The First Minister is a lawyer by trade. She understands the concept of due process. She has been a politician for five times as long as she ever practised law. She understands legislation. It was simply wrong to attempt the scrapping of the centuries-old tenet of corroboration without telling MSPs, never mind the public at large, what would replace it. Loyal to her colleagues as she is, she has a great opportunity, as a new First Minister with a new Cabinet Secretary for Justice, to revisit the fudge that came out of that aborted parliamentary fix.

As the Criminal Justice (Scotland) Bill makes its passage through the Parliament, let us get back to first principles. How do we better secure justice for victims and fairness for the accused? We need the wholesale review of the law of evidence that the Conservatives have been calling for. We will help in any way that we can to clean up the mess that has been created.

On Thursday, I asked our new First Minister about ending automatic early release. The independent Scottish Parliament information centre showed that, under the SNP’s current plans, fewer than 1 per cent of the criminals who are jailed would be subject to the sentence that is handed down. The First Minister said that there would be opportunities to amend the Prisoners (Control of Release) (Scotland) Bill during this legislative diet. I am asking for assurances that improvements, which have been put forward in good faith to stop those who break their contract with society having their prison doors flung open early, are considered in the same good faith in which they are offered.

That should be an area on which there is agreement. The SNP manifestos of both 2007 and 2011 contained a pledge to end automatic early release. That pledge is not honoured if it does not apply to more than 99 per cent of our prison population. The present Government has been in power for more than seven years now. For each of those seven years, it has said that it believes in that policy, and it has promised to deliver it. Let us make that happen in the final 18 months of this session.

It is not just in areas of justice where we want to help the new First Minister; it is in areas of social justice, too. Nicola Sturgeon, having said that the improvements to childcare could happen only under independence, has now found a way, through the proposed bill that has been unveiled today, to address the matter under the powers of devolution.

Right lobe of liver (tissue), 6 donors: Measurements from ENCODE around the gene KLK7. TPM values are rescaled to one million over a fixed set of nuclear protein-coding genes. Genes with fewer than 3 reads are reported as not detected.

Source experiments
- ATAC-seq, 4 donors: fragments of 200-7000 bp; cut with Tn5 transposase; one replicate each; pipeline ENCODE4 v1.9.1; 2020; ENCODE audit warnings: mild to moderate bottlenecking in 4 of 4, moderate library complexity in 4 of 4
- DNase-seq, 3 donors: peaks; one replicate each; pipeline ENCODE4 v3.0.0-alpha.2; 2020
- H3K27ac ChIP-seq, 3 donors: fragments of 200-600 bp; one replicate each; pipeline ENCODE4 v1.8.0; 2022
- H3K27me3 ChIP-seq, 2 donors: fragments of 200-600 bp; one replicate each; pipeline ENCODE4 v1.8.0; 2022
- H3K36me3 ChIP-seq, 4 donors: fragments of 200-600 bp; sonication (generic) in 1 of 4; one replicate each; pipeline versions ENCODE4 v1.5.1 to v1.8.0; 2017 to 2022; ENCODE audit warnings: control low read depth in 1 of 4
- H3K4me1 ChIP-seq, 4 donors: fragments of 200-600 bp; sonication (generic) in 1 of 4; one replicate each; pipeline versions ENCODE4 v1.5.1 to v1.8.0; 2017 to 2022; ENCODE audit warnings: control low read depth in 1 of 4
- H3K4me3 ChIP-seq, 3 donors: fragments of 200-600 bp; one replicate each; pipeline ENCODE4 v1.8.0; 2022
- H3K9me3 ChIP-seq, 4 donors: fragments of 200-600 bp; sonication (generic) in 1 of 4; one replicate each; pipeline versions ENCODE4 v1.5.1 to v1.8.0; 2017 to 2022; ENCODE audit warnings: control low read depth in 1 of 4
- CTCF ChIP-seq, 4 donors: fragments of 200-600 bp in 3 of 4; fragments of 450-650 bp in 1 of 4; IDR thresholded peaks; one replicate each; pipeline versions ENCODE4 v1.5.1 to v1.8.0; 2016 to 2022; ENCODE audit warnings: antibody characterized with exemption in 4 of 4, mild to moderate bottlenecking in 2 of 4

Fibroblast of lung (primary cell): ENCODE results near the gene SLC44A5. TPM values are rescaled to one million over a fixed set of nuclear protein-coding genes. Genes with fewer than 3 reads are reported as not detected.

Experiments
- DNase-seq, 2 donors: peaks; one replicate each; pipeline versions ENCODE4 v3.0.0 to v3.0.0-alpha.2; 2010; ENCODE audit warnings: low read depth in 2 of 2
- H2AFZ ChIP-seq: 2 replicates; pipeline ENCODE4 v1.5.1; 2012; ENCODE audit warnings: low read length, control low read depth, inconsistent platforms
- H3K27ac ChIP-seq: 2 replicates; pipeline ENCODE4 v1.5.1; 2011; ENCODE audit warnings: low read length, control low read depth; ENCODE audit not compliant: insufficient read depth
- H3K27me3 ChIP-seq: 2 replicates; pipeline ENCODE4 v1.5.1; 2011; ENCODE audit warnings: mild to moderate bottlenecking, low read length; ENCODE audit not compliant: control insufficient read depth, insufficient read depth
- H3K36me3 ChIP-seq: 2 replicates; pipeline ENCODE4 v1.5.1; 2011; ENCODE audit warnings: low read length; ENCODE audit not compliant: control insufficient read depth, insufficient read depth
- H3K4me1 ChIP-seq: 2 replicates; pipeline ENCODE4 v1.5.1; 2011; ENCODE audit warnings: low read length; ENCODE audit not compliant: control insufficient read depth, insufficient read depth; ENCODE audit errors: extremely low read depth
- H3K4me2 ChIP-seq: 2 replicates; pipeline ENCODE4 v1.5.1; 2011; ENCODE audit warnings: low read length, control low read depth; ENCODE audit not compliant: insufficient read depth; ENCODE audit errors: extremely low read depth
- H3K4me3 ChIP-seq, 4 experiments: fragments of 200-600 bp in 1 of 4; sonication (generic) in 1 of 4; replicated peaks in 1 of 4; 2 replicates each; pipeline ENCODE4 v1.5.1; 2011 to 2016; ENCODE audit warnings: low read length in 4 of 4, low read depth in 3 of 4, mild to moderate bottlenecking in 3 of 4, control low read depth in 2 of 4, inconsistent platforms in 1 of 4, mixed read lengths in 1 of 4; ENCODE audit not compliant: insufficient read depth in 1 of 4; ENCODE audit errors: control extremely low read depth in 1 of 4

The Scottish Conservatives have always placed great import on early years education. We applaud moves to increase provision for two-year-olds. Indeed, I am long on record decrying the fact that Scotland has lagged behind south of the border in that very area. However, we see nothing socially just at all in the idea that the amount of provision someone receives depends on a fluke of nature or the lottery of birth.

It is not just, socially or otherwise, that families with children who were born in one half of the year benefit more than families with children born in the other half. The issue is not just that only half of families in Scotland benefit from two full years of free provision. The First Minister is a smart lady, and it cannot be beyond the wit of man, or woman, to address that iniquity, and we will support any attempts to do so under the proposed bill.

Should the Smith commission deliver the powers for it, we can also support votes for 16-year-olds in future Scottish elections. We support increasing the provision of apprenticeships. We support the roll-out of Clare’s law, which we called for. We can support future human trafficking legislation.


Mark McDonald

Will Ruth Davidson give way?


Ruth Davidson

Not this time.

We also support the belated commitment to increase health spending. The rise in national health service spend each year down south means that, each year, the Scottish Government’s health consequentials have also risen. The Government has not always delivered those millions to Scotland’s health service, and external bodies agree: it is long past time that it did so. If the First Minister honours today’s commitment, we will welcome that too.

There was much fanfare today—indeed, journalists were briefed overnight—that the programme would contain significant new measures to boost Scotland’s economy. I fear that the measures are, at best, underwhelming. I back the rates relief and small business bonus conditions that the First Minister announced, but the Government has a far greater number of levers at its disposal that it is not using or that are hindering, not helping, business.